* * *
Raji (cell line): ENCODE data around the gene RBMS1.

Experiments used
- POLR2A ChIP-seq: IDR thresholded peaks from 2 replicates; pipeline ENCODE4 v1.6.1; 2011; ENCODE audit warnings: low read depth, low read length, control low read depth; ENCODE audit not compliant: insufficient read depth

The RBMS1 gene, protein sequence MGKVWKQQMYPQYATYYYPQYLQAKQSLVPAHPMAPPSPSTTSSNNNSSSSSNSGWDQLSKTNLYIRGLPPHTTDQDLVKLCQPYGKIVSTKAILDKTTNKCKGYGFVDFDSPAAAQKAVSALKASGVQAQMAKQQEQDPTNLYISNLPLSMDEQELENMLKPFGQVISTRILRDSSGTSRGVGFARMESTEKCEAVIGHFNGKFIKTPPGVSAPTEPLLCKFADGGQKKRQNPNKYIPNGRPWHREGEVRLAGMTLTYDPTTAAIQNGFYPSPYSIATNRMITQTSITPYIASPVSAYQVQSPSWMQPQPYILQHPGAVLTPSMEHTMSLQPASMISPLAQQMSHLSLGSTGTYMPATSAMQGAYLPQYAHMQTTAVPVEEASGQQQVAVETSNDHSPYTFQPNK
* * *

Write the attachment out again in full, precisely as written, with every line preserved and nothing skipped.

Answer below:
Raji (cell line): ENCODE data around the gene RBMS1.

Experiments used
- POLR2A ChIP-seq: IDR thresholded peaks from 2 replicates; pipeline ENCODE4 v1.6.1; 2011; ENCODE audit warnings: low read depth, low read length, control low read depth; ENCODE audit not compliant: insufficient read depth

The RBMS1 gene, protein sequence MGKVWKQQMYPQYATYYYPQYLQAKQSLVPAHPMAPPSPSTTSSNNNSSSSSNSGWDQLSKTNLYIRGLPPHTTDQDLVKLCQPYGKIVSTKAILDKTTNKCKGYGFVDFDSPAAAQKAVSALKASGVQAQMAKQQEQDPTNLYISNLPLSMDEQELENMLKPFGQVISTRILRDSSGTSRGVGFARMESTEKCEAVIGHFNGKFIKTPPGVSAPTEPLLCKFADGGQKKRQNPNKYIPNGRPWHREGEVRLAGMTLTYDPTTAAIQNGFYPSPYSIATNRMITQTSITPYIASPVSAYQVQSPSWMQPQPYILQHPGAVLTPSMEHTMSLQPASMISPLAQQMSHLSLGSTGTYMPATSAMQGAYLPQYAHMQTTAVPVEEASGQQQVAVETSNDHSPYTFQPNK